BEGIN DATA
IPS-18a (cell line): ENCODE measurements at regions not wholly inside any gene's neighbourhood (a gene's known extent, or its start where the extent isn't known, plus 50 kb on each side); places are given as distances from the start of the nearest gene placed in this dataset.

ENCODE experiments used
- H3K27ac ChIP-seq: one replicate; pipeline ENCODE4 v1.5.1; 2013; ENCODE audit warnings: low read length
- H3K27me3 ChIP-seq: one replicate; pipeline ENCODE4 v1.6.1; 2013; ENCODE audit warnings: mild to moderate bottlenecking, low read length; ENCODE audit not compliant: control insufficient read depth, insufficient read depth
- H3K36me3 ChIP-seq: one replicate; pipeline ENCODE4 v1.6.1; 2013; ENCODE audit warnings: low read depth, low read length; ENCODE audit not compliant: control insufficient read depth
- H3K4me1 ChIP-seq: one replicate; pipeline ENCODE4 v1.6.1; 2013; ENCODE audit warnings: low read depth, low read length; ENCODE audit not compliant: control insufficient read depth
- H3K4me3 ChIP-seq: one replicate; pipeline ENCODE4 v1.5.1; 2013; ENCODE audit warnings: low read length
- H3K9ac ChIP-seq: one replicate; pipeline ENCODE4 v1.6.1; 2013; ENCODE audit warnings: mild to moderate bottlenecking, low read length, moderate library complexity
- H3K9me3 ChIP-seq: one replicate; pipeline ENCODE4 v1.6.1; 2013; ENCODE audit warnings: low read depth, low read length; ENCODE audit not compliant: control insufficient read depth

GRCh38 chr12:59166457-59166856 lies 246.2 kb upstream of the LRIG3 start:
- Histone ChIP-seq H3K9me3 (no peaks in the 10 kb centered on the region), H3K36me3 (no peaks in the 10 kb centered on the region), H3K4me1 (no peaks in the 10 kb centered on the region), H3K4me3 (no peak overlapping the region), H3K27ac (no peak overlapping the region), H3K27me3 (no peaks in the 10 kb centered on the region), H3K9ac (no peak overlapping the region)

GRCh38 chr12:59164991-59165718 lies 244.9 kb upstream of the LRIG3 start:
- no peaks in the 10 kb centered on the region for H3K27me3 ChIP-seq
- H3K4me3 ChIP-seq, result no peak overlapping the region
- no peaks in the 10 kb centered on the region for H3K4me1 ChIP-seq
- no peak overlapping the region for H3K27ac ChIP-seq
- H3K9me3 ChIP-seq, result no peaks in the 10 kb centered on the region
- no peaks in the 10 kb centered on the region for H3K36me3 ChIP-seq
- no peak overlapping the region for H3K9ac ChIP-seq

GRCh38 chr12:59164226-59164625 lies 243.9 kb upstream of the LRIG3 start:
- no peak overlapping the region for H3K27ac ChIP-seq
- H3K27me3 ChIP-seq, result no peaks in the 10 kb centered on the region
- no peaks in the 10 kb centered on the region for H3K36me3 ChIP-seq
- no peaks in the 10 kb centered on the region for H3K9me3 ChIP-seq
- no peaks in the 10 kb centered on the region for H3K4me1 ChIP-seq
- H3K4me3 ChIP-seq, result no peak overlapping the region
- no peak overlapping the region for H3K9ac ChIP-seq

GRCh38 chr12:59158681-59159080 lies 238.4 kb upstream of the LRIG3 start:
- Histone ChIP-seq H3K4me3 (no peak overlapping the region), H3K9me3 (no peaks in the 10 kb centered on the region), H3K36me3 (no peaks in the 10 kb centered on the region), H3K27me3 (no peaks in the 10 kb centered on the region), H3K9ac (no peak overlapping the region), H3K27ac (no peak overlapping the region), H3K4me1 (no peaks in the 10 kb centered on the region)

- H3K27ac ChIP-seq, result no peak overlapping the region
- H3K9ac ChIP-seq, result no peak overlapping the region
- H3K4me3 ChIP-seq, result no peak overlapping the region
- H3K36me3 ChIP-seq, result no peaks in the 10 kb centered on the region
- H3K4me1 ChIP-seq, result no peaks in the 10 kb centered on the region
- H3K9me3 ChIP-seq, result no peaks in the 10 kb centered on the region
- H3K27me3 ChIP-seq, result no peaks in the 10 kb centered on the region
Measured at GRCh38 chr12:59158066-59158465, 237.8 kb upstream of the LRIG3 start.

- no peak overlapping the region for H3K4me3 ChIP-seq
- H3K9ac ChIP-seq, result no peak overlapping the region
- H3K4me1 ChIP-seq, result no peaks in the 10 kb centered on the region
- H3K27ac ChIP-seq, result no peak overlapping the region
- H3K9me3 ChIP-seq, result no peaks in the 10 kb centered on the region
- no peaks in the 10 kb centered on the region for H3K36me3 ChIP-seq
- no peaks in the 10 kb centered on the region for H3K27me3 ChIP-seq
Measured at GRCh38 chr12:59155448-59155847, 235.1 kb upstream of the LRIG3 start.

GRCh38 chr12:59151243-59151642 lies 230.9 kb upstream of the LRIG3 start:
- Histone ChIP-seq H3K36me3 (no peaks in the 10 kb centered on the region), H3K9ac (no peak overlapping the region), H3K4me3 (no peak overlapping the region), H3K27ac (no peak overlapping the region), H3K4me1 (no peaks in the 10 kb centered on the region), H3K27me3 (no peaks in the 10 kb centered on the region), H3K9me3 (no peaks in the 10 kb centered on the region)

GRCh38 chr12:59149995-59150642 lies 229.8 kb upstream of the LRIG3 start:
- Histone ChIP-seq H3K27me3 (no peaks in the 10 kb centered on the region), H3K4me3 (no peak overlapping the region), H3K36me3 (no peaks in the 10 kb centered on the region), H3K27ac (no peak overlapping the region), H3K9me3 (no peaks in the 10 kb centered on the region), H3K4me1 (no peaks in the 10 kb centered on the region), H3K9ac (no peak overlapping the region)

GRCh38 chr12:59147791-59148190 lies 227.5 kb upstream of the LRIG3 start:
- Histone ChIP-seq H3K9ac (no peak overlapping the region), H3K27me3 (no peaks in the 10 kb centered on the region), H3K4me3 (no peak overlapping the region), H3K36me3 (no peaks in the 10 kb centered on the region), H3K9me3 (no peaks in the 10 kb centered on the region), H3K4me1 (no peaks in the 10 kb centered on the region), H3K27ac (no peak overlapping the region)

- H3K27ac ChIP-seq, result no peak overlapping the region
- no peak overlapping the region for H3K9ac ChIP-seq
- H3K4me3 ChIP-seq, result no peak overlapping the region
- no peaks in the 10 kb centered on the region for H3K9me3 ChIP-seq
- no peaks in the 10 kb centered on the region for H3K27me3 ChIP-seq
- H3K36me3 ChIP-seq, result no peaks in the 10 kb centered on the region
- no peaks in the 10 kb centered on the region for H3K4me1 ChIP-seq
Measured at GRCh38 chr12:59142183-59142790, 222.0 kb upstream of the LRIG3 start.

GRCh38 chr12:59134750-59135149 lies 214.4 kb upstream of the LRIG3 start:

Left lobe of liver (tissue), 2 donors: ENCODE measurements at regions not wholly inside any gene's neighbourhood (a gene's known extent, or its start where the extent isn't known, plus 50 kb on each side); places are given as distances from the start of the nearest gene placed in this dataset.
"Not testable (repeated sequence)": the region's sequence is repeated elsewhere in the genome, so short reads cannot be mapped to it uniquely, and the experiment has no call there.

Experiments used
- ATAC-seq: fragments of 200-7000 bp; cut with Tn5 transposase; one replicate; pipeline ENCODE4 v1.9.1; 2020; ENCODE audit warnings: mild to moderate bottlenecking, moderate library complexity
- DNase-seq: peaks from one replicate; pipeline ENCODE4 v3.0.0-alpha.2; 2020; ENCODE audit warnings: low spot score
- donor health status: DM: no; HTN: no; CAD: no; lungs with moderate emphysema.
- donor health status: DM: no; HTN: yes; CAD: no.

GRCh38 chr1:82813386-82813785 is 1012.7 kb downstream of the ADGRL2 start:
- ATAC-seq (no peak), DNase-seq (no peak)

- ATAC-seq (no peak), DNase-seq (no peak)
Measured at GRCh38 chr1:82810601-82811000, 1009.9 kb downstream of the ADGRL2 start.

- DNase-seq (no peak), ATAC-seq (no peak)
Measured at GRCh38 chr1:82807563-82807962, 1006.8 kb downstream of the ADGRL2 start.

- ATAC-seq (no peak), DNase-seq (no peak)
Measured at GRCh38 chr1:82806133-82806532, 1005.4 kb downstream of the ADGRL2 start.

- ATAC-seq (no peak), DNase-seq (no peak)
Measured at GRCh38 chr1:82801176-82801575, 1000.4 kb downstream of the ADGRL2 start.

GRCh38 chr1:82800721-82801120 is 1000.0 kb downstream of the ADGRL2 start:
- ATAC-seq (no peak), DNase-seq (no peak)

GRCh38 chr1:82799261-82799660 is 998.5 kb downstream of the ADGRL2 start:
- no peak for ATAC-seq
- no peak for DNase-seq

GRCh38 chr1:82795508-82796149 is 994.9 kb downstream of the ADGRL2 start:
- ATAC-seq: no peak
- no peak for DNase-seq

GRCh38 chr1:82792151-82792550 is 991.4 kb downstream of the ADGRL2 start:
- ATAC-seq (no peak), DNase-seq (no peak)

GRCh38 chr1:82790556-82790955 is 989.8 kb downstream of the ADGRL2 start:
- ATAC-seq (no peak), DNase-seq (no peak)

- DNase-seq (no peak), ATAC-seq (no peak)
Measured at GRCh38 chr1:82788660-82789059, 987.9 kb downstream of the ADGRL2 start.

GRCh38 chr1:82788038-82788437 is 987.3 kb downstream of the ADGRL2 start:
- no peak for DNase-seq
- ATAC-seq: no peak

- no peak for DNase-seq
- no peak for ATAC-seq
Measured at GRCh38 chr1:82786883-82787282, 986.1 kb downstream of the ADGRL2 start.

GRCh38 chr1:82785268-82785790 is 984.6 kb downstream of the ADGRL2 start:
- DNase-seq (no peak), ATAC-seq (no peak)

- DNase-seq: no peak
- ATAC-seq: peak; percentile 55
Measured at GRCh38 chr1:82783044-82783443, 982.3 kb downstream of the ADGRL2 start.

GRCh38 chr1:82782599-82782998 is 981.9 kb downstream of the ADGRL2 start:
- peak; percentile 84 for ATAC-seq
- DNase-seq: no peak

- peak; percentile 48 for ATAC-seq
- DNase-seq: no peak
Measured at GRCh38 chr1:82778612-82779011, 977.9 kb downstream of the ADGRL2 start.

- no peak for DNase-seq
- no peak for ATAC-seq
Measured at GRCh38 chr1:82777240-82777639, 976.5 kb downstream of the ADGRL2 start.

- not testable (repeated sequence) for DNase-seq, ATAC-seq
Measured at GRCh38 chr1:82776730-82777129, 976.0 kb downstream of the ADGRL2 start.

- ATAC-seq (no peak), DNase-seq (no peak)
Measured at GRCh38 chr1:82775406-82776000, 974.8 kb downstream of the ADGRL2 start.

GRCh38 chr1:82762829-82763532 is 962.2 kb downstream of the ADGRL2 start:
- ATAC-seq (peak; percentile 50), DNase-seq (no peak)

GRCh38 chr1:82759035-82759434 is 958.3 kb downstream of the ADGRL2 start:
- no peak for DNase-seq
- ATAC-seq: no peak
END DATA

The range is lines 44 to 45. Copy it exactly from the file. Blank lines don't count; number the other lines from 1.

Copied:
- no peaks in the 10 kb centered on the region for H3K27me3 ChIP-seq
Measured at GRCh38 chr12:59155448-59155847, 235.1 kb upstream of the LRIG3 start.